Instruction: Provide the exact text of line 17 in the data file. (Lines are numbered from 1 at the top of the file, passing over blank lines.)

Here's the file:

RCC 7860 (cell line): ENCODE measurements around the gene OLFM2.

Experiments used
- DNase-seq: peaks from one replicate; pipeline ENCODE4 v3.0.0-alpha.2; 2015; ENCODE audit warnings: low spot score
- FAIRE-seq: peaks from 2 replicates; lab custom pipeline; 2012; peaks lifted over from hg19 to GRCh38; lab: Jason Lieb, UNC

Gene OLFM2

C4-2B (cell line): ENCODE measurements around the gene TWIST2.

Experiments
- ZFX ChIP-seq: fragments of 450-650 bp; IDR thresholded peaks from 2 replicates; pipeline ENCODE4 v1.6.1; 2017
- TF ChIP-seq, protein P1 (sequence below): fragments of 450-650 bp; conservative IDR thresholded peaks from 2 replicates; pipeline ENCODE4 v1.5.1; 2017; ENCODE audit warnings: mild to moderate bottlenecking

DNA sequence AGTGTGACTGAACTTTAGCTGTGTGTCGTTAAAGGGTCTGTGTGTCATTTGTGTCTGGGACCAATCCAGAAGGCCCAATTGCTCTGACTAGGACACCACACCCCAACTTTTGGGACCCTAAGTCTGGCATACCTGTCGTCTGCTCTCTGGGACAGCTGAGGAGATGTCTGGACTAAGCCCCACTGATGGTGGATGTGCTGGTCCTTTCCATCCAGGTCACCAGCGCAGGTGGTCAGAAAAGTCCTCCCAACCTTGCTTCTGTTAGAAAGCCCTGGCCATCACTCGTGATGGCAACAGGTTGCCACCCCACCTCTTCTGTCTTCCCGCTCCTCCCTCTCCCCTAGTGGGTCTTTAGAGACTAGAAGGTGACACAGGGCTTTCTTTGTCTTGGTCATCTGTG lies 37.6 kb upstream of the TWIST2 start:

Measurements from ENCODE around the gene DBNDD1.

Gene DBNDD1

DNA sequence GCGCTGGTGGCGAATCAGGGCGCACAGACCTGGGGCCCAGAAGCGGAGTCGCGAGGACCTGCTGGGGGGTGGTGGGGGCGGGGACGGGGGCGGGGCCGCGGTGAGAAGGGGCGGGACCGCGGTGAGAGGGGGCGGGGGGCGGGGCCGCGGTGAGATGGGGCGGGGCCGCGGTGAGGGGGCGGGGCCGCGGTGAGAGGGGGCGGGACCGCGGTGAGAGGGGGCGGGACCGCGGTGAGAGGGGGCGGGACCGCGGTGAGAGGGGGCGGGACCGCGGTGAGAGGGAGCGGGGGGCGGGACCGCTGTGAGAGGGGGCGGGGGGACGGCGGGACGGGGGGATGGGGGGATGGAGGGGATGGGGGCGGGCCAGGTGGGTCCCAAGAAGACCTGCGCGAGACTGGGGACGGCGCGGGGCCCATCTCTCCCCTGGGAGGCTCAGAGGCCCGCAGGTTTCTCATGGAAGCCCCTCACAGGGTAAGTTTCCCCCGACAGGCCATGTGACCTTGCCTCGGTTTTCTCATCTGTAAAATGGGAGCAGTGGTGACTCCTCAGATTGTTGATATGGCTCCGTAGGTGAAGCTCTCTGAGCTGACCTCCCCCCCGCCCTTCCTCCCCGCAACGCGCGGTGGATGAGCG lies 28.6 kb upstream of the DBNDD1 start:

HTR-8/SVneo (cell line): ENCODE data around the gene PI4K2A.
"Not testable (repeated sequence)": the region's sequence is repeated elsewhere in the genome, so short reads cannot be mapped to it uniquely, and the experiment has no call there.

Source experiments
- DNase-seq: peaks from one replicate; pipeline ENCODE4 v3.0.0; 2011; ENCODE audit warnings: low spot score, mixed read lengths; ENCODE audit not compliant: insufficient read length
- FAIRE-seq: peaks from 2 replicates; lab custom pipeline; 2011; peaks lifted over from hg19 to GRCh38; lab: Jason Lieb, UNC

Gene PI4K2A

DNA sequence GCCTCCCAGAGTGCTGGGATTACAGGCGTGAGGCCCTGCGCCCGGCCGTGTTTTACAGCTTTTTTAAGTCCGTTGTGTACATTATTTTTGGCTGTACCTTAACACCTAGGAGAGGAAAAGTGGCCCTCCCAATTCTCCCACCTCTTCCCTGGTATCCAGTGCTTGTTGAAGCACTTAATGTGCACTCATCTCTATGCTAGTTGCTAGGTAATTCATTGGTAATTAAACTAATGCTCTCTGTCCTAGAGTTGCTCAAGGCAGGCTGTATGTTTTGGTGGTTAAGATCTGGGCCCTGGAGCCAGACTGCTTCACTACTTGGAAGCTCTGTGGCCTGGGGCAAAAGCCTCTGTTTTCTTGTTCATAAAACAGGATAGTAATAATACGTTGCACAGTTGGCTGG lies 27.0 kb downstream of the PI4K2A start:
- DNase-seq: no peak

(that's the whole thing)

- DNase-seq: peaks from one replicate; pipeline ENCODE4 v3.0.0; 2011; ENCODE audit warnings: low spot score, mixed read lengths; ENCODE audit not compliant: insufficient read length